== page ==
Water conservation is more the norm these days than in past decades, but that doesn’t mean you or your lawn need to suffer to do the right thing. There are easy, simple things you can do to conserve your most valuable resource. This is especially true in a drought.
From changing your landscaping to installing rain catchers, there are several ways to make the most of the water you have.
Changing Your Plants
Sure, the water-thirsty roses are beautiful, but not practical for hot, dry climates. Many homeowners are finding they can have thriving, blooming yards with native and drought-resistant plants. It is best to start with native plants that can thrive in your area. You may want to try a theme, like a cacti garden.
Other options are a variety of grasses, low blooming shrubs, herbs, and vegetables like broccoli or tomatoes. The bonus is you can eat what you grow! You can add other elements like boulders, pebbles and potted plants to add beauty and keep water conservation in mind.
Getting Rid of Natural Grass
Everyone knows natural grass needs constant watering. Even then, it could still turn brown and dry especially in the winter or in a drought. There are weeds that grow and it needs constant care. You need to get rid of it.
There are several alternatives to natural grass. You can reduce green yard space with concrete patios, wood decks, flagstone walkways, and a vegetable garden. You can also use pebbles and rocks to expand garden areas, create large expanded patio areas and for walkways.
While these are good, cost-effective ideas, they won’t give you the green grass you like. The best alternative for those who want that look is artificial grass. Artificial turf will give you the beauty you crave without watering or heavy-handed maintenance.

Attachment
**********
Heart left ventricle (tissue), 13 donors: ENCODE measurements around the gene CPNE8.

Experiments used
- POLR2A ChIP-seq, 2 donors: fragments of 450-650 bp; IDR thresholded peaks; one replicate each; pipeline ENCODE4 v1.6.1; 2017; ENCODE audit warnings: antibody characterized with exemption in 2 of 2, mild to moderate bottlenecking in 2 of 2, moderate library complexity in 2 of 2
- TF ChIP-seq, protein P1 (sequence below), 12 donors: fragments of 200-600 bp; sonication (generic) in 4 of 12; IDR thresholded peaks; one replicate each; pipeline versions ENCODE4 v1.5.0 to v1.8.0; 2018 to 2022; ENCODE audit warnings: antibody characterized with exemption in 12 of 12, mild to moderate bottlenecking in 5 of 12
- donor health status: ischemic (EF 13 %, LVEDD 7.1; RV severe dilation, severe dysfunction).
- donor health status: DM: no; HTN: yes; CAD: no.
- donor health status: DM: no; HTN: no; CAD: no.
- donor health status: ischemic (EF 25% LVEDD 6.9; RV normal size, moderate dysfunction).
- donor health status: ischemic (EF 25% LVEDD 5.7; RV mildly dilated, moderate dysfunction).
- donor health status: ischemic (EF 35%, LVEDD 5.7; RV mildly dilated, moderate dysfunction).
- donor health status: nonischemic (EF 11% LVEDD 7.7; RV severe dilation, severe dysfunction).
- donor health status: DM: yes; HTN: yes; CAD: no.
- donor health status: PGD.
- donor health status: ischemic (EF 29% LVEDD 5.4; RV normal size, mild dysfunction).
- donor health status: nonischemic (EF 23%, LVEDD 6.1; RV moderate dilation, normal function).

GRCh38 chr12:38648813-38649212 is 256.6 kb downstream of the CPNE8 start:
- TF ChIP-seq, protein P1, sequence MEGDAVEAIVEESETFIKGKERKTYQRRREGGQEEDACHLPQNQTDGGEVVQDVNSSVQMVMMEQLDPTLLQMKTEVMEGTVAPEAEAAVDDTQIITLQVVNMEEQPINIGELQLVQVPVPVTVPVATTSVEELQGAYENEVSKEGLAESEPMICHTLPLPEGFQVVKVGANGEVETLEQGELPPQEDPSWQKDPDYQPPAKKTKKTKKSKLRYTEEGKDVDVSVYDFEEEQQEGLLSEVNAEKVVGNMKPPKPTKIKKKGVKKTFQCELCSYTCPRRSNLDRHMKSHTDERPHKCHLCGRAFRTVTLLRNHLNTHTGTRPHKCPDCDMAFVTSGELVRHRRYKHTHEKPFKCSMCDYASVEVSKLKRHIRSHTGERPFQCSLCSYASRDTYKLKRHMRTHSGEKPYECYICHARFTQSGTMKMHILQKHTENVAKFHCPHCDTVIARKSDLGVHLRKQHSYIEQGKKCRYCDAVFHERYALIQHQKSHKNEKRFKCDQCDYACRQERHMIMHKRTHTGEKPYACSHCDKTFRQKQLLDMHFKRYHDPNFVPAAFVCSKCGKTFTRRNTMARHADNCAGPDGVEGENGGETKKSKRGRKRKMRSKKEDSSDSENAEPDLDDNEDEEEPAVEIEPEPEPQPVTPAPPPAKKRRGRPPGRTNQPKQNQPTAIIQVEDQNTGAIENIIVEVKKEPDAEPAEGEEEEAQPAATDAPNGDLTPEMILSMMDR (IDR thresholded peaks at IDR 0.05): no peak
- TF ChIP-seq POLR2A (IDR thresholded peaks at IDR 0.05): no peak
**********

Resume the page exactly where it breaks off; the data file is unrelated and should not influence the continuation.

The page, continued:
Synthetic grass looks and feels like real grass, so the kids and pets can run around on it without noticing any difference. It stays plush all year long, so you will have a constant beautiful lawn. The best part is it is low maintenance. There’s no mowing, no weed-whipping, no pesticides, no fertilizer to put out. It is great for water conservation because it needs no water. The only water you will use is a spray hose to wash away your pet’s urine or a stain from fecal matter.
There are several low-cost and attractive waters to do this. You can install rain catchers along your drain spouts or near a patio and use the rainwater on your plants and garden.
You can use buckets to catch water in showers and sinks that typically goes down the drain while you’re waiting for it to turn hot. This water can be used to water plants, put in bird baths, or even to wash your car.
Wait until your dishwasher is full before you run it. Also, forget about prewashing. Today’s smart dishwashers reportedly work better if the dishes have food on them.
You can wash your laundry less often too. Towels can be used more than once or twice if you hang them up to dry after your shower. Bed sheets can go a little longer also, really up to two weeks before they need changing. Some clothes, like sweaters, shirts, and dresses can typically be worn more than once before they need washing.
Most people understand how important water conservation is, but many don’t know where to start. Implementing these ideas will make a difference not only in your water use but in your water bill too.